Re: TECHWR-L Digest, Vol 48, Issue 27

Subject: Re: TECHWR-L Digest, Vol 48, Issue 27
From: Chris Despopoulos <despopoulos_chriss -at- yahoo -dot- com>
To: techwr-l -at- lists -dot- techwr-l -dot- com
Date: Mon, 2 Nov 2009 08:26:21 -0800 (PST)

Hi Steve...

I hope I'm not saying that procedures are obsolete or that we have no use for them in our writing. What I want to say is that we have to reconsider what it is we call a viable procedure. Robert Lauriston says it all... He finds lots of docs that tell him what he could have figured out on his own. Obviously, the docs were not aimed at him. If he's the typical user, then the docs are a waste of money to the degree that they took time and effort to explain the obvious.

I think writers are qualified to serve as user advocates. Also, stepping through the system and making narrative sense out of it is a good check to see whether the design works.

Hi-tech product delivery is an information management problem, and it's done by teams of information professionals. The spectrum of information management is broad, including customer input, product definition, design, code implementation, build management, bug management, tech support, budgeting... And yes, documentation. As tech writers, we're information management professionals. In that role we're qualified to contribute lots and lots... Not all of it limited to the production of pages. Thankfully, modern product development methodologies recognize this.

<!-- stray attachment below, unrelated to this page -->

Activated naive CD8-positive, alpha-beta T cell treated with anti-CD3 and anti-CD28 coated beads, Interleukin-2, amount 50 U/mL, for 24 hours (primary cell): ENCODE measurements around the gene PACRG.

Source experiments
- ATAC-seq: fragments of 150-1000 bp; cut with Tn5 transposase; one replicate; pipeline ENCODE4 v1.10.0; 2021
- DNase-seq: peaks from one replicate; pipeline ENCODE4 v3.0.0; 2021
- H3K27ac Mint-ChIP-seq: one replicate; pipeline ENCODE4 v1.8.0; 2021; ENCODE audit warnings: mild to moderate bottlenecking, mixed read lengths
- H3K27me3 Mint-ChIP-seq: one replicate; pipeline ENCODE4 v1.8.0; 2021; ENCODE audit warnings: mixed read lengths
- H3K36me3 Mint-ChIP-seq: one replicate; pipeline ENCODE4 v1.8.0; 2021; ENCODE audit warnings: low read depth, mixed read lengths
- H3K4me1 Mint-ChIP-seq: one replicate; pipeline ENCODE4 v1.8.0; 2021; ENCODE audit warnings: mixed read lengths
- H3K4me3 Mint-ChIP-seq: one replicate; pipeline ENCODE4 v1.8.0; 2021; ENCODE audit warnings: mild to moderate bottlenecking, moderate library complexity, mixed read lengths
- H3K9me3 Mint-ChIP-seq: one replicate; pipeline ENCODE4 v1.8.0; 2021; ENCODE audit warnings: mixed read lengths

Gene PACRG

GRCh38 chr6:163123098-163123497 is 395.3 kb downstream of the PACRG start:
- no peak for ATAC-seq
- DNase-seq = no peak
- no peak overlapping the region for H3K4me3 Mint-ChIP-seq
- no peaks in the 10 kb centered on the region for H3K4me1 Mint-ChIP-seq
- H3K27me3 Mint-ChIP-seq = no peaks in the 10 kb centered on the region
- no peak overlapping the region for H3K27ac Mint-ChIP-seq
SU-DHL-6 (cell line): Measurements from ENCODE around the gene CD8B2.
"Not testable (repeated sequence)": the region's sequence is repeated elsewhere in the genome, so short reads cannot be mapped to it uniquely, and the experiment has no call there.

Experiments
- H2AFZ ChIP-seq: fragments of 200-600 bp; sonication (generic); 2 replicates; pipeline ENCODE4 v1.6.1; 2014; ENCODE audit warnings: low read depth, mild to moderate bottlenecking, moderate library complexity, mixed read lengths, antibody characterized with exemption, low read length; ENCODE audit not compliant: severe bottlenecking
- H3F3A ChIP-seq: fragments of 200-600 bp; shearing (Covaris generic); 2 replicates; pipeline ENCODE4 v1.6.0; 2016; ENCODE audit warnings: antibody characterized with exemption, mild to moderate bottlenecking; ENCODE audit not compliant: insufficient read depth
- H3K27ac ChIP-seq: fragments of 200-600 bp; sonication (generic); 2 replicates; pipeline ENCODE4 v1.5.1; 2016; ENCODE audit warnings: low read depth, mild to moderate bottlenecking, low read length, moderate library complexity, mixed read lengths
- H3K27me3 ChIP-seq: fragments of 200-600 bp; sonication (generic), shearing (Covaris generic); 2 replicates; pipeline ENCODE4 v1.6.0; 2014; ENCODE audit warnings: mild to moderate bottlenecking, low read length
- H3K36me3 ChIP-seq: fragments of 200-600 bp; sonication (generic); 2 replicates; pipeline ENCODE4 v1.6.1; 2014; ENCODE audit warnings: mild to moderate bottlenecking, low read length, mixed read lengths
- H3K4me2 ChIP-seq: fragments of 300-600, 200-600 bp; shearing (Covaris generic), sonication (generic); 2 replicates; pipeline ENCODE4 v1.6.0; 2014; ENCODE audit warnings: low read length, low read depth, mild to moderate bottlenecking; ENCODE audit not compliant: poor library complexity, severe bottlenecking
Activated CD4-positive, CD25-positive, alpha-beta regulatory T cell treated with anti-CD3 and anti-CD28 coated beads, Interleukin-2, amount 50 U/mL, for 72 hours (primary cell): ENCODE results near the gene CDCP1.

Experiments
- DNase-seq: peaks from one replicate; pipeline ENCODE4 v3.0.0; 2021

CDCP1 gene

Hey Chris,

Your post inspires me to want to delve into the origins and history of
tech writing.

It seems odd that tech writing has evolved from probably a simple
beginning of written communication to the point where the writer is now
intimately involved with user experience design. That's not a bad
thing, it's just curious.

What qualifies a writer to perform this role? Is he/she the advocate of
the ordinary person? Is the writer somehow more "human" than the
developer, and therefore able to talk to the user in that person's
cognitive language?

I remember the days when you had to fight to get a word change into the
UI -- writers were not allowed to contribute in any way to the
interface, even from a language standpoint.

Now our ideas are welcomed, even solicited, regarding functionality,
user experience, usability, interaction design, navigation design,
screen layout, information architecture, and the rest of it.

Innovators aren't always good writers, and writers aren't always good
innovators. If our role largely makes procedures obsolete, then what
*is* our role?

Meantime, have a great weekend, all! :)



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